Category Archives: Finance

Life and Death of Businesses: A Review of Research on Firm Mortality

Morris, James R.
Journal of Business Valuation and Economic Loss Analysis Vol 4, Issue 1, Article 3

Neither the literature of finance nor the literature of valuation practitioners has taken account of the relatively short life expectancy of firms. Fewer than fifty percent of new firms live longer than ten years; yet, it is common practice to estimate firm value with a very long term horizon model such as the constant growth model. The purpose of this paper is to increase awareness of the life expectancy of firms and show how to take account of the likelihood of firm death in valuation. Data on firm death rates and life expectancy that is available in the field of industrial organization is reviewed and summarized so that valuation practitioners can take it into account in their valuations.

Do futures lead price discovery in electronic foreign exchange markets?

Cabrera, Juan, Wang, Tao and Yang, Jian
Journal of Futures Markets Vol. 29, Issue 2, p. 137-156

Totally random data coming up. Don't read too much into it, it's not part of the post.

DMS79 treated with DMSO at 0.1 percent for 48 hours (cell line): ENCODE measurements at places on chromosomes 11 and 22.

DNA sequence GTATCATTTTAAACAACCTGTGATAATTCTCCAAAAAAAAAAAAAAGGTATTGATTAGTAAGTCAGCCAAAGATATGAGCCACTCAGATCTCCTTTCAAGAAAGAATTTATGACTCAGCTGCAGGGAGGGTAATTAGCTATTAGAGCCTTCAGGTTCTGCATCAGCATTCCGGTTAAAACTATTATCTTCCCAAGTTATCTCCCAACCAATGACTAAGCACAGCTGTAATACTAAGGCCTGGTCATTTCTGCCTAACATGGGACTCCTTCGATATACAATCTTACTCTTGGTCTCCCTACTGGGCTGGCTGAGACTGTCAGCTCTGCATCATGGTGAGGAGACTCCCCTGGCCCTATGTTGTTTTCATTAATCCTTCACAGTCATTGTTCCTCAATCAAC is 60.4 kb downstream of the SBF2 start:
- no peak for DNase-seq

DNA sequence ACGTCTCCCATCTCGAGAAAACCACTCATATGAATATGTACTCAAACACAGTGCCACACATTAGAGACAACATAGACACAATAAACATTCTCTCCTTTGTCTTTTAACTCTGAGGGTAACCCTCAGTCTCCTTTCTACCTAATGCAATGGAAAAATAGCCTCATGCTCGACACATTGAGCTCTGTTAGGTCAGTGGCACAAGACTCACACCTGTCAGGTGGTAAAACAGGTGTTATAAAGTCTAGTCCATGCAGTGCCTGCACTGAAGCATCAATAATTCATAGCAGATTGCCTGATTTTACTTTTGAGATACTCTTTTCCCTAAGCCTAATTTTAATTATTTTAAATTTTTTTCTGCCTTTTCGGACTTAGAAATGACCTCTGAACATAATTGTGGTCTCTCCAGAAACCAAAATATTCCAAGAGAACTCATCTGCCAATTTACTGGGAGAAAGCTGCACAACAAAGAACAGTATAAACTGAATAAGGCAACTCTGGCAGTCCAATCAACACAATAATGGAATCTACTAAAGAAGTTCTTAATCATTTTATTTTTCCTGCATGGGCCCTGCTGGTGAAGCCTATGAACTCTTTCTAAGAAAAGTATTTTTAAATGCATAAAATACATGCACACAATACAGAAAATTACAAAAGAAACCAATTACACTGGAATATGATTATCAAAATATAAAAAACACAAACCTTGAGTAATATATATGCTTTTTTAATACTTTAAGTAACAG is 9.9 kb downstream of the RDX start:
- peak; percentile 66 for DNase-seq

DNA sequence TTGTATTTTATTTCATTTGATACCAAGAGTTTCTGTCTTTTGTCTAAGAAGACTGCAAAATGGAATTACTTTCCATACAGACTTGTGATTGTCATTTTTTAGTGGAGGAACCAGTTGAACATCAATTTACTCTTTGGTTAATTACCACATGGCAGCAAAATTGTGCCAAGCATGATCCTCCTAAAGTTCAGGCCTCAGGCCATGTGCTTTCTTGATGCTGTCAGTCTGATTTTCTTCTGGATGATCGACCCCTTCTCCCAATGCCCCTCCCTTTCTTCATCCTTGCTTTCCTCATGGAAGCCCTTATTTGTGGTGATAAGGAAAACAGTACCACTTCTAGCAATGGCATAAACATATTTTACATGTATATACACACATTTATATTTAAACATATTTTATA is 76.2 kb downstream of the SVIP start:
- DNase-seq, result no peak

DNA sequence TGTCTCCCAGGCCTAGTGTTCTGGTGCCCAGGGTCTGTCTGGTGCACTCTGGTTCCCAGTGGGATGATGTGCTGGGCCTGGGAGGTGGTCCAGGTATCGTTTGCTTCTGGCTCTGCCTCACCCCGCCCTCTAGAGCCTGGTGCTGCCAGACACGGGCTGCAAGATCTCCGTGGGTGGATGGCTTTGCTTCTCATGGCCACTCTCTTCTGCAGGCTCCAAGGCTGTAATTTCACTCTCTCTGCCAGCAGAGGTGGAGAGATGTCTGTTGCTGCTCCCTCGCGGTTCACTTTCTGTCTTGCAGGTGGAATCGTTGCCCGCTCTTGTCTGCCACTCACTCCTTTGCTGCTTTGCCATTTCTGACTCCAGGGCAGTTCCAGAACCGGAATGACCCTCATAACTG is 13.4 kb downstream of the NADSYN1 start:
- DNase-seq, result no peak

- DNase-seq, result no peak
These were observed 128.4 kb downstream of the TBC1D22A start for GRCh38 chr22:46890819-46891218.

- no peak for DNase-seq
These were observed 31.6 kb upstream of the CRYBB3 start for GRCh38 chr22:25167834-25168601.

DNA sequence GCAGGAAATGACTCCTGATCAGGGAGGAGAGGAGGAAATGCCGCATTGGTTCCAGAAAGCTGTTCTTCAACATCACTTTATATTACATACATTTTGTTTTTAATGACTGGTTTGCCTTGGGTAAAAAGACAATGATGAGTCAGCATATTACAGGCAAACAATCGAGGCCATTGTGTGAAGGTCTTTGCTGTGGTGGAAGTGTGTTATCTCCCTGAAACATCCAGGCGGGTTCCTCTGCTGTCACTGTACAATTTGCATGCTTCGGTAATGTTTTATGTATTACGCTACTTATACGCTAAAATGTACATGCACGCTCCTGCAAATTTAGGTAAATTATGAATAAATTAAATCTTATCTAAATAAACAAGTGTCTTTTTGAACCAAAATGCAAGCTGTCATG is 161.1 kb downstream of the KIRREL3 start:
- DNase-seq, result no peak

Using intraday data, this study investigates the contribution to the price discovery of Euro and Japanese Yen exchange rates in three foreign exchange markets based on electronic trading systems: the CME GLOBEX regular futures, E-mini futures, and the EBS interdealer spot market. Contrary to evidence in equity markets and more recent evidence in foreign exchange markets, the spot market is found to consistently lead the price discovery process for both currencies during the sample period. Furthermore, E-mini futures do not contribute more to the price discovery than the electronically traded regular futures.

Is Value Premium a Proxy for Time-Varying Investment Opportunities: Some Time Series Evidence

Guo, Hui, Robert Savickas, Zijun Wang, and Jian Yang
Journal of Financial and Quantitative Analysis, Vol 44, Issue 1 , pp. 133-154

Recent authors argue that the value premium constructed from the cross-section of stocks is a proxy for investment opportunities. We show that this conjecture sheds light on the puzzling empirical risk-return tradeoff in the stock market across time. That is, in contrast with many early authors, we find that the stock market return is positively and significantly related to its conditional variance after controlling for its covariance with the value premium. The covariance, which is negatively correlated with stock variance, is positively and significantly priced as well.